A Step-by-Step Guide to Writing a Thesis
It takes a lot of time and effort to complete a dissertation or thesis. PhD, master’s, and even bachelor’s degree students are required to complete a dissertation as part of their coursework.
Starting a dissertation is daunting since it’s probably the most lengthy piece of writing you’ve ever done. The information in this article will assist you in determining what information to include and where it should be located.
This dissertation template is also available in docx and Google Docs formats. There is a table of contents included in the template that offers instructions on what to include in each chapter. You may tailor it to suit your needs.
The following is the table of contents for this article.
Choosing a structure for your dissertation
It’s impossible to write a dissertation that’s precisely the same regardless of location, discipline, topic, or technique.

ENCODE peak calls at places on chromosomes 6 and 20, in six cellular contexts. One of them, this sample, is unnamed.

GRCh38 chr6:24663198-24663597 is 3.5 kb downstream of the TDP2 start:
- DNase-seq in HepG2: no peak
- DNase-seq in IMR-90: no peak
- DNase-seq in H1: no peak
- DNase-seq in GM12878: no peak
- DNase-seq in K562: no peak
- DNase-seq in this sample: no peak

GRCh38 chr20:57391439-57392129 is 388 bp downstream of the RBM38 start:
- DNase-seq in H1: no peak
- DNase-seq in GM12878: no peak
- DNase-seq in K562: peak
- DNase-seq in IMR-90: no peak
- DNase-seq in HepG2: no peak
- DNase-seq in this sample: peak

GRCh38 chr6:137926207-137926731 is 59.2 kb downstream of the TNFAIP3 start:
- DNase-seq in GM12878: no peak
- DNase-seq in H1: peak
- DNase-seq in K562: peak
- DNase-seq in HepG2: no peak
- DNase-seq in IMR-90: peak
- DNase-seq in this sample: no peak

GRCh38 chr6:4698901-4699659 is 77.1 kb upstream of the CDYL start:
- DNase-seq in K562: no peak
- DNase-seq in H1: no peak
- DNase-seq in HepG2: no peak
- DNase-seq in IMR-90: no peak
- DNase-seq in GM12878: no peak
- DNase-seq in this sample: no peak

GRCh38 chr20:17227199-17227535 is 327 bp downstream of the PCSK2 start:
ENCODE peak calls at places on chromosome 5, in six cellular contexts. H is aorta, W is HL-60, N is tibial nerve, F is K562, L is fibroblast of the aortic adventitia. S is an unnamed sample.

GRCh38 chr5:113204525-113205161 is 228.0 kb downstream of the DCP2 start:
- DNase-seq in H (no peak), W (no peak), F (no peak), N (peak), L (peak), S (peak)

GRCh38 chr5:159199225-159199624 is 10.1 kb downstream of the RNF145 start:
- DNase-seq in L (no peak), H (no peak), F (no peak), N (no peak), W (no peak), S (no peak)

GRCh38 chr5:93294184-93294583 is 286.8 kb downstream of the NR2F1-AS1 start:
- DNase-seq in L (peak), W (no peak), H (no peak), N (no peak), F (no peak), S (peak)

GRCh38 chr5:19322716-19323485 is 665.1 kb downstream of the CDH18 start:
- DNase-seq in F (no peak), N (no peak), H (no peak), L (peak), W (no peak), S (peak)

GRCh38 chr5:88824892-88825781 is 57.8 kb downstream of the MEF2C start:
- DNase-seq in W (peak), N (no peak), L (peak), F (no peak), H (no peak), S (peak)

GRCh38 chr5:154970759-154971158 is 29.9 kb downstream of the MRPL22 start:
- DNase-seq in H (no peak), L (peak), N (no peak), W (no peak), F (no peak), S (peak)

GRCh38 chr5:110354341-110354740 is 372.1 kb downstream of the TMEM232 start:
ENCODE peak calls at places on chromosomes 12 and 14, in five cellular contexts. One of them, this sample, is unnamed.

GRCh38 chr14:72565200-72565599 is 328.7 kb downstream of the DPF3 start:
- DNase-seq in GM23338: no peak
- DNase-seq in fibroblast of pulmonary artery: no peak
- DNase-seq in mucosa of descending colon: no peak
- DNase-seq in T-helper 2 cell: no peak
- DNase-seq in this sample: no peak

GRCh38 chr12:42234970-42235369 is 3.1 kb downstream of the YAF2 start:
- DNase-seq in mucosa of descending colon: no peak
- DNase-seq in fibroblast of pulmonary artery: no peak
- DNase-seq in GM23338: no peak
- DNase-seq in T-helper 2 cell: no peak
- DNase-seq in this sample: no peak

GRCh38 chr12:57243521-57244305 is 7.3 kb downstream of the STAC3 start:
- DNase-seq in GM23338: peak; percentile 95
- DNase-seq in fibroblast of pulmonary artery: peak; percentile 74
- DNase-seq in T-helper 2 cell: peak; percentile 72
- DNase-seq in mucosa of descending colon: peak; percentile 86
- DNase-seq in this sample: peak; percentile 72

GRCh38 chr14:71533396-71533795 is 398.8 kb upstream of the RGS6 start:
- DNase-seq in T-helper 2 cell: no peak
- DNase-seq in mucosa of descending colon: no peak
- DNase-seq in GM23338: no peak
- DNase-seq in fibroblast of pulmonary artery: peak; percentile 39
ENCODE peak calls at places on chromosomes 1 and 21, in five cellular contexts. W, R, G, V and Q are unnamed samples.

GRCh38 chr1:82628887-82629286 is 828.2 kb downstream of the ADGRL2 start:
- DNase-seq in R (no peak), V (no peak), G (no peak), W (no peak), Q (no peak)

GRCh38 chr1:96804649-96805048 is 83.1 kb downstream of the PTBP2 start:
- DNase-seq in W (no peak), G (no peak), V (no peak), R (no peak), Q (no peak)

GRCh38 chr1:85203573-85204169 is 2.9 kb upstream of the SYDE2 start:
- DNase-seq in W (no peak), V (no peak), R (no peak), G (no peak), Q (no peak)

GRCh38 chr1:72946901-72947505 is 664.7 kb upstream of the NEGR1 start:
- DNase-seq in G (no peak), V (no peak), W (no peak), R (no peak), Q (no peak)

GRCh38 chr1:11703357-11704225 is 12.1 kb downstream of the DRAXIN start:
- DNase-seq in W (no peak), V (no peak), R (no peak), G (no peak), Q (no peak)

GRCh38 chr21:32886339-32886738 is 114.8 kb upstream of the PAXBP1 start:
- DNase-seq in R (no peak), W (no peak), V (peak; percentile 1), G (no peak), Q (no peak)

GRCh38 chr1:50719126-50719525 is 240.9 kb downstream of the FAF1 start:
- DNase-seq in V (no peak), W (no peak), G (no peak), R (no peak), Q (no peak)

A humanities dissertation could be formatted more like a long essay, with chapters based on several themes or case studies to support a primary thesis.
In contrast, if you’re conducting empirical research in the sciences or social sciences, your dissertation should typically include the following aspects: As a rule, each chapter will be a stand-alone piece, although you may choose to mix them at anytime. Certain sorts of qualitative social research, for example, will not segregate the results and debate.
Sections can be arranged in different ways depending on the field and the country. Some colleges, for example, recommend that the conclusion be presented first, while others prefer the discussion to follow.
If you’re unsure about the structure of your thesis or dissertation, speak with your department and/or your advisor.